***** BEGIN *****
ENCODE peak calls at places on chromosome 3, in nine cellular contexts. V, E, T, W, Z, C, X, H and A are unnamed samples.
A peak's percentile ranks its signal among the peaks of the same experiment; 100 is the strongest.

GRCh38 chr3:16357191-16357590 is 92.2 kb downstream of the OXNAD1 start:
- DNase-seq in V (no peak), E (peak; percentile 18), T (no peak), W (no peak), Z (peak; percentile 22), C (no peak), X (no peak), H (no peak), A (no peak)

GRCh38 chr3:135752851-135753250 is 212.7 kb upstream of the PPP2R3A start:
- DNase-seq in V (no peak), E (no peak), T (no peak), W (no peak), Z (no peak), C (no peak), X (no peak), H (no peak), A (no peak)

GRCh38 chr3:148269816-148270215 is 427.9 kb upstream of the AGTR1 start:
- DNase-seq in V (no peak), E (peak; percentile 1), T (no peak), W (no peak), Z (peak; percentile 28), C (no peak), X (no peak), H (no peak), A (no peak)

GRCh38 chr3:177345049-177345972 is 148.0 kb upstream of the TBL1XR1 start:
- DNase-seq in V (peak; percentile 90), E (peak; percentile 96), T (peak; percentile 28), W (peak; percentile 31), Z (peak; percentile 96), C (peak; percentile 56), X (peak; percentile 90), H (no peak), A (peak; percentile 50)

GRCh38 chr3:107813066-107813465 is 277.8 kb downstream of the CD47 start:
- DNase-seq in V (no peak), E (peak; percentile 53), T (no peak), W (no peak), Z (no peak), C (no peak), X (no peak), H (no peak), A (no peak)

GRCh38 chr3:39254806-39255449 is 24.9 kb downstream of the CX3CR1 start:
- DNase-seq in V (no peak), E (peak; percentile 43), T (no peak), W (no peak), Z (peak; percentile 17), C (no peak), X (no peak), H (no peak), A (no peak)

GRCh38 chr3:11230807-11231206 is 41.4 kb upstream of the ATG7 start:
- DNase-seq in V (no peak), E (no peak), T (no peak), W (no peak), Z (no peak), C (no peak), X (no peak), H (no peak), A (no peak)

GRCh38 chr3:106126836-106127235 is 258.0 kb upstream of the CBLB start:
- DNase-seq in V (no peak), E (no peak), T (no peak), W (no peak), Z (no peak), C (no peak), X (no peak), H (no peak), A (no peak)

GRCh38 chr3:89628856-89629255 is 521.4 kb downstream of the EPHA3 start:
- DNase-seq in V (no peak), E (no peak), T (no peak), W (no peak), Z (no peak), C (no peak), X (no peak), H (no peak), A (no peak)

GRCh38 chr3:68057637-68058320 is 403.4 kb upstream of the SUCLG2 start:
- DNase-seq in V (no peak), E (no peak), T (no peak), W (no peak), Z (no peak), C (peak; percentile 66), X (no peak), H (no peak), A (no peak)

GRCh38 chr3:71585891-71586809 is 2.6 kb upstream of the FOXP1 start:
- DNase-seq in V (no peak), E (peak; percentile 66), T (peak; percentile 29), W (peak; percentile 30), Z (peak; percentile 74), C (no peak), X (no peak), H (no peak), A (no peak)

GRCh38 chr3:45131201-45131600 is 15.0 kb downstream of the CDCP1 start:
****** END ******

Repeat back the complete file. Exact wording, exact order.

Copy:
ENCODE peak calls at places on chromosome 3, in nine cellular contexts. V, E, T, W, Z, C, X, H and A are unnamed samples.
A peak's percentile ranks its signal among the peaks of the same experiment; 100 is the strongest.

GRCh38 chr3:16357191-16357590 is 92.2 kb downstream of the OXNAD1 start:
- DNase-seq in V (no peak), E (peak; percentile 18), T (no peak), W (no peak), Z (peak; percentile 22), C (no peak), X (no peak), H (no peak), A (no peak)

GRCh38 chr3:135752851-135753250 is 212.7 kb upstream of the PPP2R3A start:
- DNase-seq in V (no peak), E (no peak), T (no peak), W (no peak), Z (no peak), C (no peak), X (no peak), H (no peak), A (no peak)

GRCh38 chr3:148269816-148270215 is 427.9 kb upstream of the AGTR1 start:
- DNase-seq in V (no peak), E (peak; percentile 1), T (no peak), W (no peak), Z (peak; percentile 28), C (no peak), X (no peak), H (no peak), A (no peak)

GRCh38 chr3:177345049-177345972 is 148.0 kb upstream of the TBL1XR1 start:
- DNase-seq in V (peak; percentile 90), E (peak; percentile 96), T (peak; percentile 28), W (peak; percentile 31), Z (peak; percentile 96), C (peak; percentile 56), X (peak; percentile 90), H (no peak), A (peak; percentile 50)

GRCh38 chr3:107813066-107813465 is 277.8 kb downstream of the CD47 start:
- DNase-seq in V (no peak), E (peak; percentile 53), T (no peak), W (no peak), Z (no peak), C (no peak), X (no peak), H (no peak), A (no peak)

GRCh38 chr3:39254806-39255449 is 24.9 kb downstream of the CX3CR1 start:
- DNase-seq in V (no peak), E (peak; percentile 43), T (no peak), W (no peak), Z (peak; percentile 17), C (no peak), X (no peak), H (no peak), A (no peak)

GRCh38 chr3:11230807-11231206 is 41.4 kb upstream of the ATG7 start:
- DNase-seq in V (no peak), E (no peak), T (no peak), W (no peak), Z (no peak), C (no peak), X (no peak), H (no peak), A (no peak)

GRCh38 chr3:106126836-106127235 is 258.0 kb upstream of the CBLB start:
- DNase-seq in V (no peak), E (no peak), T (no peak), W (no peak), Z (no peak), C (no peak), X (no peak), H (no peak), A (no peak)

GRCh38 chr3:89628856-89629255 is 521.4 kb downstream of the EPHA3 start:
- DNase-seq in V (no peak), E (no peak), T (no peak), W (no peak), Z (no peak), C (no peak), X (no peak), H (no peak), A (no peak)

GRCh38 chr3:68057637-68058320 is 403.4 kb upstream of the SUCLG2 start:
- DNase-seq in V (no peak), E (no peak), T (no peak), W (no peak), Z (no peak), C (peak; percentile 66), X (no peak), H (no peak), A (no peak)

GRCh38 chr3:71585891-71586809 is 2.6 kb upstream of the FOXP1 start:
- DNase-seq in V (no peak), E (peak; percentile 66), T (peak; percentile 29), W (peak; percentile 30), Z (peak; percentile 74), C (no peak), X (no peak), H (no peak), A (no peak)

GRCh38 chr3:45131201-45131600 is 15.0 kb downstream of the CDCP1 start: